They do their jobs while the Valley sleeps
“I knew the night work was part of the job when I started the training program 30 years ago,” says Terry Williams. A specialist in Reliability, Analysis & Operations, Williams has worked the 4-3/3-4 (four nights, three days/three nights, four days) shift rotation for 28 years.
He and two co-workers in the Control Room of the Regional Operations Center at Chickamauga Dam monitor the “reliability region,” that is, the section of the national transmission grid that includes TVA and five other companies in Kentucky and Missouri. If there is a problem on the system — say, a transmission line or an interconnection tripping — the reliability team takes steps to avoid cascading outages and maintain the integrity of the system.
Kelvin Summers has worked a night/day rotation as a health physics technician at Watts Bar Nuclear Plant Unit 1 for 15 years. Carolyn Felton works the 3:30 p.m. to midnight shift as a custodian and dual-rate supervisor in Muscle Shoals, and Matt Buck, a shift operations supervisor at Colbert Fossil Plant, works rotating shifts.
They, like 2,339 TVA employees, work evening and night shifts to help keep the electricity flowing 24 hours a day, seven days a week, including all holidays.
“It really doesn’t bother me,” says Summers, who is usually able to watch his son, Kevin, play linebacker for the Carson-Newman Eagles and spend time with his wife, Barbara, and their daughters Kara, Kayla and Kaitlin.
“It’s important to be there,” says Williams. His wife, Diane, is an operator for McKee Bakery. “Over time, you adjust to not being at home on weekends and some holidays. Now that our kids Tavares and Trey are grown, it’s not as big a challenge for me as it is for someone coming in.”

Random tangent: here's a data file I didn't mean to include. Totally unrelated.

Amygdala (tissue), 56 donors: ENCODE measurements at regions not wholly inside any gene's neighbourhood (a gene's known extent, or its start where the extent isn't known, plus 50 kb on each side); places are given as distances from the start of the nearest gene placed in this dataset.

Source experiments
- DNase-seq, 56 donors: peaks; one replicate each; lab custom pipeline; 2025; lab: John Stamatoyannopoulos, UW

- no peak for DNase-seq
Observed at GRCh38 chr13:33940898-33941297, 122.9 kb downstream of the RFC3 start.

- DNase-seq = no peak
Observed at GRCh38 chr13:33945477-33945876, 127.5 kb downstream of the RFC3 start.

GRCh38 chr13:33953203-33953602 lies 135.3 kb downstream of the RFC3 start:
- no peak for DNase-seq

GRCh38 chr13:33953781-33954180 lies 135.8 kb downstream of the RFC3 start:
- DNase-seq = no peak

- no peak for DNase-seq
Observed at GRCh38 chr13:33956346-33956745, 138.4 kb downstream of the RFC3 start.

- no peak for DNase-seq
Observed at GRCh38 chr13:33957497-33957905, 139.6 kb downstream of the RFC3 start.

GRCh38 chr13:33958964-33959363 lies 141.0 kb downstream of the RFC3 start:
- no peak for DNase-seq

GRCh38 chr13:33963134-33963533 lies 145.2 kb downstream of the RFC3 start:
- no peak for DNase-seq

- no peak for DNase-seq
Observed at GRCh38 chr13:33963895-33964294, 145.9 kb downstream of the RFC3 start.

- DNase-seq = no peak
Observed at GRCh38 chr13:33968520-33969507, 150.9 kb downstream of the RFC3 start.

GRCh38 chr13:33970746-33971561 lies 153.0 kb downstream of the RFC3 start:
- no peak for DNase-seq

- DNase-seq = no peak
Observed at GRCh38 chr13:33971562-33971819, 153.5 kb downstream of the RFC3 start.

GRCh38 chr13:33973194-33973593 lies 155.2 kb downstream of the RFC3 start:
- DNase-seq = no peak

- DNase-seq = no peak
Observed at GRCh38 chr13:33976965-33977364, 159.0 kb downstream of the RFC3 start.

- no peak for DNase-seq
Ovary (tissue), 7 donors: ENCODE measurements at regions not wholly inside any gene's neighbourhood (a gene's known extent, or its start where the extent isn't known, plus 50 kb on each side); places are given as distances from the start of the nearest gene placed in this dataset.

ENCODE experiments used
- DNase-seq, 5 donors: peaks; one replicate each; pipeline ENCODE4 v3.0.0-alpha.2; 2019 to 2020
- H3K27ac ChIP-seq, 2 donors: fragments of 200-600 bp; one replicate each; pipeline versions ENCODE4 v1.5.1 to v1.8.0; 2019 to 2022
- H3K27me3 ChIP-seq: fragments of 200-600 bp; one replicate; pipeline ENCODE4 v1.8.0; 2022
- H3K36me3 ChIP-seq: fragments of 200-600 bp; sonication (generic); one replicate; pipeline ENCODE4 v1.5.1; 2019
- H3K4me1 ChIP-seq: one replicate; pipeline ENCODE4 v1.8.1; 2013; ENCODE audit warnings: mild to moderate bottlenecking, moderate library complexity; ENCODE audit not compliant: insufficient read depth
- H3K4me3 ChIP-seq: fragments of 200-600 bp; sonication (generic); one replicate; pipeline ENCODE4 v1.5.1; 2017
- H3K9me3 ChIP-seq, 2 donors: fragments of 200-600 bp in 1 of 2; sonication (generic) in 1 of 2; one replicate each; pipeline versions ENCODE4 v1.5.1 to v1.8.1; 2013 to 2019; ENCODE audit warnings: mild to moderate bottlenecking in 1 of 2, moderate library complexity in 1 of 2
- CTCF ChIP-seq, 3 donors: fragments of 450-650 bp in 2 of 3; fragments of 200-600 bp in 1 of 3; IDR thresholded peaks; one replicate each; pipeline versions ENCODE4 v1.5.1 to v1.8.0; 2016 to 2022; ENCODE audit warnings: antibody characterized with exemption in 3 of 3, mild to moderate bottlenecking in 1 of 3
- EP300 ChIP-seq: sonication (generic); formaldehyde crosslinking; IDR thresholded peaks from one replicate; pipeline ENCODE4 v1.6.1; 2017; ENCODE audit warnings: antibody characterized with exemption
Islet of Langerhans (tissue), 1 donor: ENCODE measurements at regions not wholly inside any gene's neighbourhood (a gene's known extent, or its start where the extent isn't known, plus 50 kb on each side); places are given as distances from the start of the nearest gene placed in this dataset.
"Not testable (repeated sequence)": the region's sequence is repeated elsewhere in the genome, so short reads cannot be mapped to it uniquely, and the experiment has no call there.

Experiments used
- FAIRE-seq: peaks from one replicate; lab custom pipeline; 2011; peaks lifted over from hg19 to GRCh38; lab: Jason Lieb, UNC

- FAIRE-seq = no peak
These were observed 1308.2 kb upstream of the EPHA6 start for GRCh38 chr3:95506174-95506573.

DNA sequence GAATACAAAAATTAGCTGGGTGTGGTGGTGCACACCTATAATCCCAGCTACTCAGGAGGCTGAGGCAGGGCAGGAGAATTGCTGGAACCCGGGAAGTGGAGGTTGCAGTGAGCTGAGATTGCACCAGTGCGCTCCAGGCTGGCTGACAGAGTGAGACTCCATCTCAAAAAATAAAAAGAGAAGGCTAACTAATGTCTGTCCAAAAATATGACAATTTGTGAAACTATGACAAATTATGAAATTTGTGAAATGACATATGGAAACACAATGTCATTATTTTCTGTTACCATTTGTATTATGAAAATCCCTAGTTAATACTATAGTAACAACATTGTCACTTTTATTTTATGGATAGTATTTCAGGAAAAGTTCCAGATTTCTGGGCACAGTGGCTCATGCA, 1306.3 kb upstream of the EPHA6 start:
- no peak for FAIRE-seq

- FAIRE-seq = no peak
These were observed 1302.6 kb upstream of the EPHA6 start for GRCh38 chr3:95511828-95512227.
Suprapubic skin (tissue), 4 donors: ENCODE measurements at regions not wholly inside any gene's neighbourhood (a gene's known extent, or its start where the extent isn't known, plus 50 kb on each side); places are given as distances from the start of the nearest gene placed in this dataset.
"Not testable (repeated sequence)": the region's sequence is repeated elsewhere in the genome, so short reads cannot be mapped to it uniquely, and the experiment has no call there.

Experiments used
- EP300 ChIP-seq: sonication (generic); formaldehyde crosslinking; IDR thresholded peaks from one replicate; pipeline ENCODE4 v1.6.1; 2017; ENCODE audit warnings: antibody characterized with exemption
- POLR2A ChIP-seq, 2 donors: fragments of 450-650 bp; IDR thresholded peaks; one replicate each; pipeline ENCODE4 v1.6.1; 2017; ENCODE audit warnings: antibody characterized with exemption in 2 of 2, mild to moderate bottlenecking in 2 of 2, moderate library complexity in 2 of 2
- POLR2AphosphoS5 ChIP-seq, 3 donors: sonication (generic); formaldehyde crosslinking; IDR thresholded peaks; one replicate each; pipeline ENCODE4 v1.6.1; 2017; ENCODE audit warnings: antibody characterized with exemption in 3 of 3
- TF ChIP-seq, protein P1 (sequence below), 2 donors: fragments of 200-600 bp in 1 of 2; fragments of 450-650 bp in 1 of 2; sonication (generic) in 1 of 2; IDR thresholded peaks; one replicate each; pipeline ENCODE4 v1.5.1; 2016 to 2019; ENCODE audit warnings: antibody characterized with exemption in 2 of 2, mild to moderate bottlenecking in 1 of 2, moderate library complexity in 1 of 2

Felton has worked for nine years at the Muscle Shoals Reservation. She and co-worker Jeff Richardson are among seven Facilities Management custodial workers at the reservation. Working at night, and in mostly empty buildings, they pay special attention to safety.
“There is always something to do,” says Felton. “We have safety meetings every week, sometimes twice a week. We are reminded to wear our PPE [proper protective equipment] — safety glasses, proper shoes — and to work safe.”
Buck has worked a swing-shift rotation in operations at Colbert Fossil Plant for 10 years. Shift turnover times are at 6 a.m. and 6 p.m. “It’s necessary to have operations personnel on the night shifts, because fossil plants are required to run 24 hours a day,” he says.
Buck’s night team includes a 13-person operations crew and is supported by a minimal maintenance crew. And safety is always a priority.
“We have shift turnover meetings to discuss all activities from the previous shift and to review all activities planned for our shift.” he says. “We try to schedule critical tasks early in the shift. We also use a lot of self-check and buddy-check techniques to prevent mistakes during routine and non-routine work planned for the shift.”
Does he like the night duty? “That’s a two-edged question,” he says. “I get more days off, and I do like that. But having to change my sleeping patterns every few days, that’s difficult.”
Buck’s wife, Lisa, owns a gift shop that is closed on Mondays. So when Buck gets a Monday off, he and Lisa can spend it together. Buck is looking forward to watching his sons Dylan and Logan play high school and middle school football this fall, when he can.
“It’s not the most desirable shift, but we understood the requirements when we took the job. And we know that it’s our diligence and dedication that allows the plants to keep running. We can’t just turn the switch off and go home.
“People sometimes ask me, ‘Do you have to work Christmas, too?’ and ‘Why?’ I just smile and ask them, ‘Do you like to have your Christmas tree lights shining on Christmas morning?’”